Department chiefs are under increasing pressure to deliver significant cost savings, while also improving services and taking advantage of digital technology.
This is a tough ask when many are still hamstrung by large, long-term contracts with traditional IT firms that struggle to match the pace of innovation available elsewhere.
The acceleration of digital disruption is forcing the sector to turn away from the large consultancies and systems integrators. Smaller, more agile organisations are bringing a fresh approach on how to align technology with the needs of the department and its users.
Arguably, working more flexibly has never been more important as Whitehall faces continued uncertainty in dealing with the fallout of Brexit.
The challenge is apathy. Many department chiefs are wary of adopting new ways of working and are still falling into the trap of opting for large, complex projects with a more traditional approach to defining, sourcing and delivering technology.
But it doesn’t need to be like this, according to Jan Joubert, chief executive of digital transformation specialist Rainmaker.
“We look to deliver the digital transformation agenda in a way that still achieves cost-reduction targets and minimises risk to improving services,” explains Mr Joubert.
There is a growing acceptance that the fat in old, large supplier contracts offers an opportunity for a new approach which can free up savings and remove some of the major, common barriers to funding transformation.
“I’ve always believed the IT industry overcomplicates things”, says Mr Joubert, who co-founded Rainmaker in 2010 and has built it into a leader in business and digital transformation.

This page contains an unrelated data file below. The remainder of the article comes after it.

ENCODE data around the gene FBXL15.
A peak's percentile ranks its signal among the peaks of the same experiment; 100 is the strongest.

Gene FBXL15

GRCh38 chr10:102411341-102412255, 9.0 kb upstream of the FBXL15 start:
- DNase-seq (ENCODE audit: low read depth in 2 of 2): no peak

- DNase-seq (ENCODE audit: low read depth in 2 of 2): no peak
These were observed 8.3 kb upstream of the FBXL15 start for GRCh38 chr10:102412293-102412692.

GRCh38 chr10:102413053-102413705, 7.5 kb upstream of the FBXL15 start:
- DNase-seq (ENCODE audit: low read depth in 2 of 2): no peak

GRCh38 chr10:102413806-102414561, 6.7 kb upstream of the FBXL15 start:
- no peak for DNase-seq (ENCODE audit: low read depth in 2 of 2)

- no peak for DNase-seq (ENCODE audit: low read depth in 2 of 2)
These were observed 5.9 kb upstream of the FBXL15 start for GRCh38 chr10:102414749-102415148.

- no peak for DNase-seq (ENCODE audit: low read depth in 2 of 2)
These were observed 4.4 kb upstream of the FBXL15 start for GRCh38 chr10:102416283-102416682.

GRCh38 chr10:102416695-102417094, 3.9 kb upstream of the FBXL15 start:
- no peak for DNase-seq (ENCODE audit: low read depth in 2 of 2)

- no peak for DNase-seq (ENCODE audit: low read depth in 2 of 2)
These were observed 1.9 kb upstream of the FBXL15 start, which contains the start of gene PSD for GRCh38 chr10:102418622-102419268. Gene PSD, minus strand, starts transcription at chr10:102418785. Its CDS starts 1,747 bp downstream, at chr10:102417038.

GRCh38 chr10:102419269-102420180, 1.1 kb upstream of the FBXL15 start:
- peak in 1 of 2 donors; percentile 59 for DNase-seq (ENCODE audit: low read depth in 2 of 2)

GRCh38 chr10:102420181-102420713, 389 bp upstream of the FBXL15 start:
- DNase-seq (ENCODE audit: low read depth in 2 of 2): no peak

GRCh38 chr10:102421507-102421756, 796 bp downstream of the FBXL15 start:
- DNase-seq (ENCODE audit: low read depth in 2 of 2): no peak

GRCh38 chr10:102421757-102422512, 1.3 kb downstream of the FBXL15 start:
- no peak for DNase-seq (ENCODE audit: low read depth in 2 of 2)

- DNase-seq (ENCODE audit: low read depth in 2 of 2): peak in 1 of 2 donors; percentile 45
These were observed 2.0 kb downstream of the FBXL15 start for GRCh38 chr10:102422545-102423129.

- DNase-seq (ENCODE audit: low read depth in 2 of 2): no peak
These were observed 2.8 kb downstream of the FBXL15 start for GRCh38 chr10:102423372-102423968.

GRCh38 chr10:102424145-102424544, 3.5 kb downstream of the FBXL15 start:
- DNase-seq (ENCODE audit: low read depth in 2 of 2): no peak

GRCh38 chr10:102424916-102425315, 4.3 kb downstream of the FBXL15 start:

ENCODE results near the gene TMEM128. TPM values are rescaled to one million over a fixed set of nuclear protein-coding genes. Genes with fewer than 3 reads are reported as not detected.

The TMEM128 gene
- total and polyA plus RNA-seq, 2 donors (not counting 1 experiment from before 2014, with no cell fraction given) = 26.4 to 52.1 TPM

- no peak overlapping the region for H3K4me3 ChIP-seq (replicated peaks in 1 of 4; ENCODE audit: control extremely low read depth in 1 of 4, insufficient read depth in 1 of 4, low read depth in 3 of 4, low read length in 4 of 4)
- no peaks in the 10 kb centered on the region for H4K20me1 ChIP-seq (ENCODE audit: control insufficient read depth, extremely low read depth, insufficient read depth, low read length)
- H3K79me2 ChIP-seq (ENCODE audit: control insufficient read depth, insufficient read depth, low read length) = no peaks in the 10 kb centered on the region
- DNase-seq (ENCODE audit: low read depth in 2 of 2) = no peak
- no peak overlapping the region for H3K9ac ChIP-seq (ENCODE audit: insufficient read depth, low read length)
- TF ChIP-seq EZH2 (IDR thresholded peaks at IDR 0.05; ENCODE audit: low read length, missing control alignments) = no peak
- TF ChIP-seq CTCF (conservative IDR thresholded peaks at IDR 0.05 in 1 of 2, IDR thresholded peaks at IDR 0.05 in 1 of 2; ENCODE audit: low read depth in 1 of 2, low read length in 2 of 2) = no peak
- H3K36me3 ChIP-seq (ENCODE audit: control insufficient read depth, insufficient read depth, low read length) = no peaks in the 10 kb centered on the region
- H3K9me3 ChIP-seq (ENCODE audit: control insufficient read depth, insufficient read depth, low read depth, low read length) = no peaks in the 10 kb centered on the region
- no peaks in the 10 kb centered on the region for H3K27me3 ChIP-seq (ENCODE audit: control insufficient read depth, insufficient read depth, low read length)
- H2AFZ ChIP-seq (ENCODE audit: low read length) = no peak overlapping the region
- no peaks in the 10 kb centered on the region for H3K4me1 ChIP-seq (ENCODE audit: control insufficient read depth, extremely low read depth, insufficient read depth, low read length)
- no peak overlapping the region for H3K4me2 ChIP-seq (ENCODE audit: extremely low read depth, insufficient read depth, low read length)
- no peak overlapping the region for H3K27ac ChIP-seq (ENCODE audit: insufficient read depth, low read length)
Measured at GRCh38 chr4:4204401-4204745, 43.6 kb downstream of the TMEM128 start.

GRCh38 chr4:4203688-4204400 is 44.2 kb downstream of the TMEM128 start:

“Transformation requires the accelerated delivery of flexible solutions that focus on the needs of the business, its people and its customers. These solutions need to be well designed and adapt to constantly changing requirements, driven by advances in technology and new ways of working.”
There has been a lot of progress within government, driven mainly by the Government Digital Service (GDS), but it has been slow, difficult and, some would argue, nowhere near radical enough. “Now is not the time to lose faith in the direction GDS has set,” says Mr Joubert.
Having leaders that truly understand why technology improvements are needed and how they align with business performance is critical to success. According to Mr Joubert, they also need to encourage a culture that rewards experimentation and encourages staff to invest time in finding better ways of working.
This is not easy, concedes Mr Joubert, who explains: “Getting this right requires time, experience, courage and a mindset that there’s a different way of doing this. To take our approach does require resolve and rigour, but it’s worthwhile.”
One of Rainmaker’s clients is High Speed 2 (HS2), the government-backed rail company which will open a new route between London and Birmingham over the next decade.
Rainmaker has played a major role in setting the vision for HS2’s digital strategy and is now supporting its implementation.
Crucial to its thinking about technology has been a focus on the company’s vision that HS2 is not just a railway, but a catalyst for growth across Britain.
There has been a concerted effort to keep the technology team as small as possible so it can adapt to change, focused not on creating a solution that will last until 2026, but one that may need to change frequently as the needs of the business evolve.
It needs technology that can adapt as over time the focus of the business switches from planning, to digging holes, laying track, and eventually running trains and selling customers tickets.
The result is an organisation that has embraced technology. As Mr Joubert puts it: “It’s about transferring skills and changing culture so the approach can be embedded in the DNA of the organisation.”
For more information please visit rainmaker.solutions